TIME

Beware the Ides of March

The 15th of March isn't filled with doom. It's just another day.

The 15th is the Ides of March, and you know what that means. You don’t? Oh. It wasn’t good for Julius Caesar — he got stabbed 23 times by his trusted friends on this day in 44 B.C. Fast forward a few thousand years and Ryan Gosling gets fired from George Clooney’s presidential campaign in the political drama The Ides of March. Even Homer Simpson is warned of his downfall on the Ides of March after being the Chosen One of the Stonecutters club. The Ides of March have a doom-filled reputation, but every month has its Ides. Let TIME be your soothsayer and explain exactly why you should, or shouldn’t, beware.

TIME HIV

HIV Prevention Gel Shows Promise

A gel that could be used after sex to protect against HIV is a step closer to reality

Researchers are a step closer to developing a vaginal gel that could protect women against HIV, according to a study published in Science Translational Medicine, though scientists admit more testing is necessary.

The difference between this study and others on prevention gels? This gel was applied and tested after sex. A team of U.S. researchers found that the gel protected five out of six monkeys from an animal-human laboratory strain of HIV when applied shortly before or up to three hours after infection, the BBC reported.

Since the drug has the potential to work after HIV exposure, the findings could lead to new ways to fight HIV particularly in cases of rape as the virus continues to spread globally.

TIME Puerto Rico

The Next Financial Catastrophe You Haven’t Heard About Yet: Puerto Rico

On Tuesday, the island sold $3.5 billion in new debt. But the crisis still poses a danger to everyday U.S. investors

Until recently, Puerto Rico was an investors’ tax heaven, renowned for its sandy beaches and killer rum. But the island is in dire financial condition and thousands of U.S. mom-and-pop investors may lose a big part of their savings if the small territory goes bankrupt.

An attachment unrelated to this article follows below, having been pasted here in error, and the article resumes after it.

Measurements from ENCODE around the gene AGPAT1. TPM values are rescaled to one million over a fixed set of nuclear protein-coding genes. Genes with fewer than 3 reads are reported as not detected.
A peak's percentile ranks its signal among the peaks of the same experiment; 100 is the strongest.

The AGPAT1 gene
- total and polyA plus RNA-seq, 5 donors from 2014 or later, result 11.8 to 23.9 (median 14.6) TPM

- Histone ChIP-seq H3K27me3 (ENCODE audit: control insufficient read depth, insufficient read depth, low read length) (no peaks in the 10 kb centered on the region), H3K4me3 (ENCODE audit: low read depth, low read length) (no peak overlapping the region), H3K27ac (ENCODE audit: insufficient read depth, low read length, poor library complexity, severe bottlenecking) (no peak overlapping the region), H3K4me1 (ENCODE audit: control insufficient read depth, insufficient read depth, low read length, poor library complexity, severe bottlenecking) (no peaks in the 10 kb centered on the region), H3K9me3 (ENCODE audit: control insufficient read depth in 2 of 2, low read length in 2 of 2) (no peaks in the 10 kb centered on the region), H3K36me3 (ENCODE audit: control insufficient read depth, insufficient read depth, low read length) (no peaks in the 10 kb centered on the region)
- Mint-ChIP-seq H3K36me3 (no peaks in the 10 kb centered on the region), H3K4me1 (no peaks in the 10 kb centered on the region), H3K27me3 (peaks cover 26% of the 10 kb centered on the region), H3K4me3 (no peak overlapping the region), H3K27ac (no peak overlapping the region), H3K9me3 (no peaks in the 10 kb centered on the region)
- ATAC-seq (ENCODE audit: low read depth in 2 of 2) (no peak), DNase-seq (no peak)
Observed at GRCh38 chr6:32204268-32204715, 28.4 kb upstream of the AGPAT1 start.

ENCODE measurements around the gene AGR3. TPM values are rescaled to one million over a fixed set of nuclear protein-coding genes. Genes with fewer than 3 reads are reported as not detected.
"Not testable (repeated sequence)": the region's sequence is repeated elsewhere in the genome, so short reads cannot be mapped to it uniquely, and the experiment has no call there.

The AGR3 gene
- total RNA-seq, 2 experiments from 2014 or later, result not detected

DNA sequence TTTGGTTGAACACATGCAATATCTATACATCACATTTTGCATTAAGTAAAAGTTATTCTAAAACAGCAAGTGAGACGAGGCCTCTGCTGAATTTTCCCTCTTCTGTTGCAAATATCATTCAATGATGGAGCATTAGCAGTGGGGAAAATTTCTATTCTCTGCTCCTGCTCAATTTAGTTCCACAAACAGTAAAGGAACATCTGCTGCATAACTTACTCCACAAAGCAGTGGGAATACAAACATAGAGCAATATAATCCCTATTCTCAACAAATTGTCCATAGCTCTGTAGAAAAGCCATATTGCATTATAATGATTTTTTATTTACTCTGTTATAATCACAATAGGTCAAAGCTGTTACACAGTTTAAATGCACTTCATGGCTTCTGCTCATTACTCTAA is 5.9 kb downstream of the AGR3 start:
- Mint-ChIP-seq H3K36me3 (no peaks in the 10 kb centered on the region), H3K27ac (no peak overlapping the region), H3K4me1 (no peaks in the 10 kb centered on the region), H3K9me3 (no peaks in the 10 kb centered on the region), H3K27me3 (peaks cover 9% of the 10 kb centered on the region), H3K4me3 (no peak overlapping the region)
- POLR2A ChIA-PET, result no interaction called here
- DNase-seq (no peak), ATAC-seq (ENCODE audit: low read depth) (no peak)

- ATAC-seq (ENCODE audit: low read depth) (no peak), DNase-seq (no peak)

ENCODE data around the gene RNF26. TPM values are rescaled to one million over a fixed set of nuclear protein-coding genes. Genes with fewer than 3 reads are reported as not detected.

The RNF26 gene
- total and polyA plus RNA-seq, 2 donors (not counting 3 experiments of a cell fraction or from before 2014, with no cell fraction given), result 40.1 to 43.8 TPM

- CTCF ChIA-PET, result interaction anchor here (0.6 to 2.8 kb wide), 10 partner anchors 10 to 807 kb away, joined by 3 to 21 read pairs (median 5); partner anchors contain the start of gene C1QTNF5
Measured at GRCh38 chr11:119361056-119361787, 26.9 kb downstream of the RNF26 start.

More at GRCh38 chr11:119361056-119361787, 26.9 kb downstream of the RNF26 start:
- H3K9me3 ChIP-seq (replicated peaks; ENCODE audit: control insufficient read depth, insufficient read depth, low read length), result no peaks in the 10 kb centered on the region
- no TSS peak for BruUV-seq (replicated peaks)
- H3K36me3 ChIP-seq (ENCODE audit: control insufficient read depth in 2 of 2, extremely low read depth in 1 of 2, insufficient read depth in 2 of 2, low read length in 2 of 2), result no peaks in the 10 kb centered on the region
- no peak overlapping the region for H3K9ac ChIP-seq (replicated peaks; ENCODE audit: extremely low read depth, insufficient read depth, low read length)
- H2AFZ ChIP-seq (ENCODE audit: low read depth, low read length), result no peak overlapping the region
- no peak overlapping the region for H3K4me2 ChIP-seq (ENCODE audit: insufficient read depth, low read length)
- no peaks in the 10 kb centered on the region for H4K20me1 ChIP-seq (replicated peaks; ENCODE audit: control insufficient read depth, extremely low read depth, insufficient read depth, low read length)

It all started with an over-borrowing spree that lasted for decades. It ended with an island of fewer than four million residents accumulating $70 billion dollars in debt. That is a debt per capita of around $10,600 – or 10 times the median for U.S. states, according to the ratings agency Standard and Poor’s.

Puerto Rico’s over-borrowing was facilitated by an eager group of U.S. investors. U.S. mutual funds were more than willing to buy Puerto Rico bonds, because the island has a special financial advantage: its bonds are triple tax-exempt, which means that bondholders do not pay federal, state and local taxes for their coupon income (i.e. interest) from the bonds.

This created a large buyers base for Puerto Rico’s bonds, which encouraged the commonwealth to keep issuing debt. As a result, today around 70 percent of U.S. mutual funds own Puerto Rico securities, according to Morningstar, an investment research firm that specializes in data on mutual funds and similar investment offerings.

But Puerto Rico did not handle prudently enough this easy cash flow that was coming in. “For years, Puerto Rico practiced deficit financing, which essentially means taking out long-term debt to cover short-term financial needs; this was created by too much spending relative to revenues,” says municipal bond market expert Chris Mier, chief strategist at Loop Capital, an investment bank and advisory firm.